A Farewell to Alms
by Arvind Subramanian, Peterson Institute for International Economics
Op-ed in the Wall Street Journal
August 22, 2007
© Wall Street Journal
When celebrities such as Angelina Jolie or Bono highlight human tragedy to show that something can be done to alleviate it, the heart melts and the purse strings loosen. But the stars, alas, aren’t up on the economic literature. Research is increasingly questioning the benefits of foreign aid.
For a long time, persistent underdevelopment in aid-receiving countries fostered doubts about whether the do-good impulse was doing permanent good. Validation seemed to arrive with two World Bank researchers, Craig Burnside and David Dollar, who purportedly showed in the late 1990s that aid helped boost long run economic growth. It did so not everywhere and all the time, but only where recipient countries followed good policies and had reasonable institutional environments for these policies to be effective.
Governments, nongovernmental organizations, donors, the press, and civil society embraced this work with the hungry enthusiasm of the long-deprived. The research had the great virtues of plausibility and expediency—a finding that aid is unconditionally good would have strained credulity. And by linking aid effectiveness to policies, the research gave intellectual justification to donors’ practice of imposing “conditionality” on recipient governments. Tough love had found its intellectual savior.
Unfortunately, the Burnside-Dollar findings did not hold up to further scrutiny. Aid, after all, simply expands resources available to countries to build schools, hospitals, and roads and to pay teachers. These investments in human capital and infrastructure surely boost growth and improve living standards, the thinking went, even if there is some wastage of resources along the way through corruption or mismanagement. But as researchers pored over the data, it became increasingly difficult to maintain that there was any systematic relationship between aid and long-run economic growth.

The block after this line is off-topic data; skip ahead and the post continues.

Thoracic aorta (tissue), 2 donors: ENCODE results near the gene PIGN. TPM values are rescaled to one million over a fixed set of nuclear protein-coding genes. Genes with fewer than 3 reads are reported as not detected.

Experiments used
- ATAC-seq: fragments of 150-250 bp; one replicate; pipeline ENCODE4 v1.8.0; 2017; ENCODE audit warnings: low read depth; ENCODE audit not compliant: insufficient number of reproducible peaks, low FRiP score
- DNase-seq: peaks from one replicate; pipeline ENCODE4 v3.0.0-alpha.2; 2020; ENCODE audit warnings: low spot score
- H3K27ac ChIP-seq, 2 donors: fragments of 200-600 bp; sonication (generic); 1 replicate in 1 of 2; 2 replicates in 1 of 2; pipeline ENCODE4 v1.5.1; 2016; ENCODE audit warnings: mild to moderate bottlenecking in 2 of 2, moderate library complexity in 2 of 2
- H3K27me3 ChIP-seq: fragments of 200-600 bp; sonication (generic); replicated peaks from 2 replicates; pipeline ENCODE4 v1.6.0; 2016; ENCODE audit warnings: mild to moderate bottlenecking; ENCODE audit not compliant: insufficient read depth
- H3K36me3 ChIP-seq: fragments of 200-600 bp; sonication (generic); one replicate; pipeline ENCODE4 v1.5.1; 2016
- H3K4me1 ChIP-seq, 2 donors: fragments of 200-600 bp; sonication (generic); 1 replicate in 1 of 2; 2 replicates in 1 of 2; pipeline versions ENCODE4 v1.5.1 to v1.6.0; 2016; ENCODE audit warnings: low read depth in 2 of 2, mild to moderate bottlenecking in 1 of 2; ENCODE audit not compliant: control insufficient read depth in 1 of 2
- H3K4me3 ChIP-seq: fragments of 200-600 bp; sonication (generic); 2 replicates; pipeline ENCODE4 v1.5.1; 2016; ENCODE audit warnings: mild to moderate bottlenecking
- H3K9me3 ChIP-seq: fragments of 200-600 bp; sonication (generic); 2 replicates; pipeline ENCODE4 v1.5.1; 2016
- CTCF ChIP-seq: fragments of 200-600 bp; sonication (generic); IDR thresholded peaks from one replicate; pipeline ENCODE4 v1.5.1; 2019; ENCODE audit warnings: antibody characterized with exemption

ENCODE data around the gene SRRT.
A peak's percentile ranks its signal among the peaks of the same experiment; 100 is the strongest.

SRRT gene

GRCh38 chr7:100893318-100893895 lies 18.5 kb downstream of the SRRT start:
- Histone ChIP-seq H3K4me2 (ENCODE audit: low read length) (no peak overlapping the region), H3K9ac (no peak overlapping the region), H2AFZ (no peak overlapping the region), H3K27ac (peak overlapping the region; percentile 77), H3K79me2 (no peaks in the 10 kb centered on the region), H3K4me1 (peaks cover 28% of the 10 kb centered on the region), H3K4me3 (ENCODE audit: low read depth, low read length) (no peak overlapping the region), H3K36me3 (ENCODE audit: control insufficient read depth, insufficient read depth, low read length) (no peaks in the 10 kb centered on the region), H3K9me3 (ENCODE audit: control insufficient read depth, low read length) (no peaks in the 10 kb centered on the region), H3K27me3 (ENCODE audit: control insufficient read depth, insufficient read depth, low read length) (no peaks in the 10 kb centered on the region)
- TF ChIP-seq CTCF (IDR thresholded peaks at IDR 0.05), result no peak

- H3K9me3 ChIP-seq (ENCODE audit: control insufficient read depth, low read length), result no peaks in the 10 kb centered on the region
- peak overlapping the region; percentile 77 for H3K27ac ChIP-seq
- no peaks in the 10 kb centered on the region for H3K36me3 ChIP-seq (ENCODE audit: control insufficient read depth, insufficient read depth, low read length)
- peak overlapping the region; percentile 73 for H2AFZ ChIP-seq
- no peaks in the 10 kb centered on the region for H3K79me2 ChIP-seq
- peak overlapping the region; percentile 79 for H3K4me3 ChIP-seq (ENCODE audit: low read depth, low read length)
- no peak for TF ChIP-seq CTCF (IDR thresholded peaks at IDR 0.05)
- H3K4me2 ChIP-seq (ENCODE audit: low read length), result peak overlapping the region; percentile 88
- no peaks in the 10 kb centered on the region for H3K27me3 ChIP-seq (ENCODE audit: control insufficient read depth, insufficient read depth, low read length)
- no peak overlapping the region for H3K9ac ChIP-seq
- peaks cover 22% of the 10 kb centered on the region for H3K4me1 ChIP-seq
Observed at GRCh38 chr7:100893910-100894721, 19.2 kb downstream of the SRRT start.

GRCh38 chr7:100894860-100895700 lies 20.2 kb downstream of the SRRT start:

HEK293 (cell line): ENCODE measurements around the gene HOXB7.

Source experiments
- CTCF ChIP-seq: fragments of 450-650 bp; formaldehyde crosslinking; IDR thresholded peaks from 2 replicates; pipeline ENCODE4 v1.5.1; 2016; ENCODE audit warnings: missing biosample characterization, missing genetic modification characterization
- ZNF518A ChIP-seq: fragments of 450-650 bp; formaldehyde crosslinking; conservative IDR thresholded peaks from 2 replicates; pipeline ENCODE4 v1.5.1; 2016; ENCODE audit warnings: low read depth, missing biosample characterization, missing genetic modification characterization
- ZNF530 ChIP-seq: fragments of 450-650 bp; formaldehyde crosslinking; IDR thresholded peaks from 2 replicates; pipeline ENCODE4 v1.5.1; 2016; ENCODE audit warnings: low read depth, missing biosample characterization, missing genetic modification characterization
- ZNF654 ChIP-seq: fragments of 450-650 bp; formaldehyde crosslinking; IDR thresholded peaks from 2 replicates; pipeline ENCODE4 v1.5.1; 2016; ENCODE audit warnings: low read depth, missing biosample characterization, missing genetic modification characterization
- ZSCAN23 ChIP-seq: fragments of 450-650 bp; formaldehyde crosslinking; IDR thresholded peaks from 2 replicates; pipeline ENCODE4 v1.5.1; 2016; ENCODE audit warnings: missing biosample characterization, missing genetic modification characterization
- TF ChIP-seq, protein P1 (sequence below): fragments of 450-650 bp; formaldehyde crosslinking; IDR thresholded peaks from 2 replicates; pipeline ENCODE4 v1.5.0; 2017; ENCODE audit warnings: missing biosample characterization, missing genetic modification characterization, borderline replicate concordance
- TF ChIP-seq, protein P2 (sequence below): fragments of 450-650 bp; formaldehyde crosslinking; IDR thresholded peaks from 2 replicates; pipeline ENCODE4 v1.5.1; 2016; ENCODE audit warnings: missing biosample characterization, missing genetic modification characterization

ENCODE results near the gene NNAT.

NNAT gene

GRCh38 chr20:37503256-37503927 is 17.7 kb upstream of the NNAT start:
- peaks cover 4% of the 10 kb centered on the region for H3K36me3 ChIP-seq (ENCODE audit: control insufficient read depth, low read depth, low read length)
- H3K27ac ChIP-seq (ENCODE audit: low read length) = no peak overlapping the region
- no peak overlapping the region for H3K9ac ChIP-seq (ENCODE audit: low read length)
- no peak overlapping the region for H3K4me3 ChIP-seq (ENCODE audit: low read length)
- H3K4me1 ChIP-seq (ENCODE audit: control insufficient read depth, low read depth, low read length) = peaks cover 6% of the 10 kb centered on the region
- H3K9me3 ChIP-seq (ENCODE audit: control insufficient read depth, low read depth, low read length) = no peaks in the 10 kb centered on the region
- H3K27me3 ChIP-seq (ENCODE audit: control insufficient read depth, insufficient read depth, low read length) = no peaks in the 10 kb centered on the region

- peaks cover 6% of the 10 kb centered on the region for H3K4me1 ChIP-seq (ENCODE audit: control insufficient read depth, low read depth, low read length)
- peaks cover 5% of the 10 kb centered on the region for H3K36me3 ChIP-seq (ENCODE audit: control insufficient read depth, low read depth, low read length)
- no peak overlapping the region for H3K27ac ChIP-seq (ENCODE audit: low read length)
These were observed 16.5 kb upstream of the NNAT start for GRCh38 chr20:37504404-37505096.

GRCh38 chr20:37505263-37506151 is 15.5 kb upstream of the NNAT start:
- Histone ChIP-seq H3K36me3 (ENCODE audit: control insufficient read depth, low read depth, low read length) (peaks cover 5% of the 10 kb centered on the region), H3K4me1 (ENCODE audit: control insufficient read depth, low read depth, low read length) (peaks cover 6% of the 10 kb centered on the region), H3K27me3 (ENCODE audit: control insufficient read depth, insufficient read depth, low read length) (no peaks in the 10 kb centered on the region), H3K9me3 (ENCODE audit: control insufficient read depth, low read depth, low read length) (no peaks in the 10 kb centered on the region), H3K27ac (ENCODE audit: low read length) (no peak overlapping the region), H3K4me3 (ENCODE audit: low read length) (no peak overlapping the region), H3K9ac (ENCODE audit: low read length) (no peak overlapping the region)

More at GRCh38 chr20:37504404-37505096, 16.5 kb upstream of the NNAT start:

The problem is that development and long-run growth are less about resources than about the environment for generating and sustaining private sector investment. Two key aspects of this environment are decent public institutions or governance—the essential “software” for running a market economy, creating rule of law, and protecting property rights—and incentives that encourage the private sector to export, especially manufactured products.
Aid, especially in large amounts, can damage governance and make an economy uncompetitive. Like revenues from natural resources, it is manna from heaven for governments. When governments receive large oil revenues or aid, they have less incentive to be accountable to their citizens, and governance suffers. In theory, donors impose an alternate form of accountability. In practice, donors’ motivations are sometimes a mixture of the murky (think of the United States and Pakistan post-9/11 or the West and Zaire’s Mobutu several decades ago) and the mindless (in 2000–2002, the Tanzanian government reportedly had to write a few thousand reports to donors every quarter). Even where motivations are honorable, recipients have infinite ways of circumventing donor conditions.
Aid can also have adverse effects on an economy’s competitiveness. When foreign resources come pouring in and are spent domestically, wages tend to rise, especially for those in scarce supply such as managers, supervisors and entrepreneurs. Factories that export will find themselves becoming uncompetitive and go out of business.